Do Not Ask Me To Remember—Author Unknown
Do not ask me to remember,
Don’t try to make me understand,
Let me rest and know you’re with me,
Kiss my cheek and hold my hand.
I’m confused beyond your concept,
I am sad and sick and lost.
All I know is that I need you
To be with me at all cost.
Do not lose your patience with me,
Do not scold or curse or cry.
I can’t help the way I’m acting,
Can’t be different though I try.
Just remember that I need you,
That the best of me is gone,
Please don’t fail to stand beside me,
Love me til my life is done.
I was given a copy of this poem at a Alzheimer’s support group I went to with my Mom and Grama.
Grama says that Grampa is in the beginning stages of Alzheimer’s. But the truth is, he’s about a year and a half in. So he’s somewhere at a mid-point. He is still able to remember some things, and he is mostly healthy physically, but he isn’t really himself at all.
We all tried to deny the idea of Alzheimer’s for a while. Mom and I started to notice little things, but tried to say it was the result of other things. Their nearly 16 year old dog had recently died, which sort of left Grampa adrift without someone who needed him in the way a dog does. His physical health had been up and down, and he was having pain in his hips and whatnot. All things that might slow him down and make him disinterested in the things he used to love.
But it wasn’t long before we had to admit to the glaringly obvious symptoms of early onset dementia.
This support group was the most recent attempt at learning what we are going to be dealing with, and how to handle everything. Learning words to use and words to not use. Learning about redirection and the slow decline of Alzheimer’s.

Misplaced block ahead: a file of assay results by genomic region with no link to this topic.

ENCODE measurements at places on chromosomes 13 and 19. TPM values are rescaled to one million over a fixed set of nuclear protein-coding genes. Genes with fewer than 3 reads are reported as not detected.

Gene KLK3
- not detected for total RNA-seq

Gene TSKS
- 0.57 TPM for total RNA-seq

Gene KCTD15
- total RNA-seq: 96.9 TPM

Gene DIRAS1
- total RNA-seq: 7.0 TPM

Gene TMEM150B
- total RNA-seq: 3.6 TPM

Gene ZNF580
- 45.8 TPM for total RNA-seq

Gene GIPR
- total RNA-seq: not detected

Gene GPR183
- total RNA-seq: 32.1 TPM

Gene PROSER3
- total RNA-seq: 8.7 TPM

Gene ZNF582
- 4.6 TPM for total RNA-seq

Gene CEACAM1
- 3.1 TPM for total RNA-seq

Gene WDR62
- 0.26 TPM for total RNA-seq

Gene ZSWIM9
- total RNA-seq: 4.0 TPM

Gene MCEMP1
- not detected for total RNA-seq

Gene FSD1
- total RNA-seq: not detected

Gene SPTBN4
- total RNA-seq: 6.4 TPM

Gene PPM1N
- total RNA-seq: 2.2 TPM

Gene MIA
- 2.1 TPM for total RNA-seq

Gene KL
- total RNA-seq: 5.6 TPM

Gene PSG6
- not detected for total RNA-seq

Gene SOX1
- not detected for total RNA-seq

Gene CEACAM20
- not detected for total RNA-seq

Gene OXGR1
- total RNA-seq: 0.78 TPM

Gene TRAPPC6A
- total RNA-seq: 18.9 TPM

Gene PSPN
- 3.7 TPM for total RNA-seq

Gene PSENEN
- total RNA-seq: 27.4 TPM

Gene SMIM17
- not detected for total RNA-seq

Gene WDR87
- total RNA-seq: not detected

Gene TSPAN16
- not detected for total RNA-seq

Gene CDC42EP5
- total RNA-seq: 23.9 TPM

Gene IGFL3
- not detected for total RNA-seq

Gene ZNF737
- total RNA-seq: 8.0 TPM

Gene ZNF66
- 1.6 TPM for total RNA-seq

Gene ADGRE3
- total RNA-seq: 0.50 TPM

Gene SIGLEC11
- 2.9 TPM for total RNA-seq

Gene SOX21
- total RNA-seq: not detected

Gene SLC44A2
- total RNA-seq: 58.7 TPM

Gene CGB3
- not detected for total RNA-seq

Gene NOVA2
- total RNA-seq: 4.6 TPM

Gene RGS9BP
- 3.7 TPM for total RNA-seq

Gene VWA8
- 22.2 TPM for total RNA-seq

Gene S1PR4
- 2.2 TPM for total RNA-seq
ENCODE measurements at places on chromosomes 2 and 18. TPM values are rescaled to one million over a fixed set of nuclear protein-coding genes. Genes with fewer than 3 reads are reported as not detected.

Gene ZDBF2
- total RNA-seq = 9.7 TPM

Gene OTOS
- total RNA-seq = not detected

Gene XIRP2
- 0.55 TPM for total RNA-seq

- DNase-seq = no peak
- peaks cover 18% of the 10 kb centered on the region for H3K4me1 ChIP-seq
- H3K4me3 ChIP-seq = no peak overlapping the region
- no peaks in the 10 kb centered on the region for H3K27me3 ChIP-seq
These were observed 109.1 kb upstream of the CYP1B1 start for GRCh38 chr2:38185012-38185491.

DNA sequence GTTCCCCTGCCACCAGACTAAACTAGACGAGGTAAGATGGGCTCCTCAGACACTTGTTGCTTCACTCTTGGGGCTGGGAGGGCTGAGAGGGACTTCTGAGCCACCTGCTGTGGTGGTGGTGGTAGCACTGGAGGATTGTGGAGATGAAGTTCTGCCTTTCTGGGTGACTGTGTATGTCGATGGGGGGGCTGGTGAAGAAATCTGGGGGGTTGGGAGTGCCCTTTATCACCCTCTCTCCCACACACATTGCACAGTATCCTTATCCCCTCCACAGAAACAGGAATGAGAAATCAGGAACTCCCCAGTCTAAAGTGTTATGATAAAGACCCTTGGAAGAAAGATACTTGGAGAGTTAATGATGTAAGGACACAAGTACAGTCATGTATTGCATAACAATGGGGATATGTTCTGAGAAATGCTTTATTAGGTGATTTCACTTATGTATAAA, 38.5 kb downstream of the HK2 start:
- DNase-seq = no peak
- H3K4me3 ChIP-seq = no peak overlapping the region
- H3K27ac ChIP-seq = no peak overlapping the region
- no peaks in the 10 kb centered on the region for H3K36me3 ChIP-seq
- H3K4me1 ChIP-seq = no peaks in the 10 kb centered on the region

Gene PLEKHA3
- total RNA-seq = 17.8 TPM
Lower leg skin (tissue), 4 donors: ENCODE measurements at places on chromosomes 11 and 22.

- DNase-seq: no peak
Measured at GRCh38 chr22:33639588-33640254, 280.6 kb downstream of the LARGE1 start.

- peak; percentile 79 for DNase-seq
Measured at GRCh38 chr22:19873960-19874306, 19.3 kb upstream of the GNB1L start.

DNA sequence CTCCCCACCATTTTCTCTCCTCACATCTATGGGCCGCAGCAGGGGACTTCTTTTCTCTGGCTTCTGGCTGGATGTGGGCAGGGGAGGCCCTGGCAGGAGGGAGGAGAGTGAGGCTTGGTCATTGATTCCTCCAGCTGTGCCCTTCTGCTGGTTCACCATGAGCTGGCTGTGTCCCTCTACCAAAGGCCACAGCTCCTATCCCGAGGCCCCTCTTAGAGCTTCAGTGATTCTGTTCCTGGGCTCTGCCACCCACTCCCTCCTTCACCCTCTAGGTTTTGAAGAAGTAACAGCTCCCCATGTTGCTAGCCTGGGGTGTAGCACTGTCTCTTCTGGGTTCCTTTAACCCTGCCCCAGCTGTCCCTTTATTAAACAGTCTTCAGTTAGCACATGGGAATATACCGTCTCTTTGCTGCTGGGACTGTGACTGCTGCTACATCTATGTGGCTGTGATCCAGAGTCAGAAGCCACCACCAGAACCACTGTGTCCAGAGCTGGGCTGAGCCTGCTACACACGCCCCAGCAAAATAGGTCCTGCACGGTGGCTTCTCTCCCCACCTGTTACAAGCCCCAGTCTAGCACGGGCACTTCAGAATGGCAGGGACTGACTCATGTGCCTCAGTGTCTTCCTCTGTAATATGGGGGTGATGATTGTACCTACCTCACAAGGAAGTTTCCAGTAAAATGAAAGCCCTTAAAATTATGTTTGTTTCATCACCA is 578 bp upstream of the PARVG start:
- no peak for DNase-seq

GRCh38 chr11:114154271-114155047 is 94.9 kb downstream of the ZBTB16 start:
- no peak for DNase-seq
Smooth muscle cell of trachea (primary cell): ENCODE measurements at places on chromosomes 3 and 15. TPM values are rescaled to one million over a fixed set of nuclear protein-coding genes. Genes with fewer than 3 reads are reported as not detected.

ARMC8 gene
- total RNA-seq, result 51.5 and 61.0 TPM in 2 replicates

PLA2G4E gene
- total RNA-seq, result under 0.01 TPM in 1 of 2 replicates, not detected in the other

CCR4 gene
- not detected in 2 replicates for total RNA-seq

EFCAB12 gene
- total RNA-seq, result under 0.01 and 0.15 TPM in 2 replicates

In a way, it’s harder to have an idea of what is coming up with all of this.
In a way, I’d rather be oblivious, and take it as it comes.
But that’s not fair to anyone, least of all Grampa, who needs us to do what we can for him, even if he doesn’t understand it.
One thing that was said today was that, though people with dementia lose their memories, especially the more recent memories, they keep their feelings. They may not know who you are, but they know that you make them feel safe, and they love you.
And that is something I have noticed. The farther this dementia thing goes, the more Grampa has been saying, “I love you” and “thanks for coming over today”. He may not have a lot to say, but he says those things when I am getting ready to leave (I usually visit at least once a week).
These are things he didn’t say a lot before the onset of Alzheimer’s. I never felt unloved or unwelcome, but he didn’t say those words. It’s like, now, no matter how little he has to say in general, he wants to express those feelings and make sure that we know about them.
It’s all about love, the directions on how to talk to him. Love and respect and doing the best for him, no matter how hard it is.
So that’s why we learn.
That’s why we google Alzheimer’s and try to figure out what’s coming up.
That’s why we go to support groups even though it’s hard to hear people talking about their spouses who passed away from complications with Alzheimer’s.
And that’s why we stick with him, talking when he wants to talk, listening to stories we’ve heard a million times, and sitting with him quietly when he doesn’t want to talk.
It’s all about love, no matter where things take us.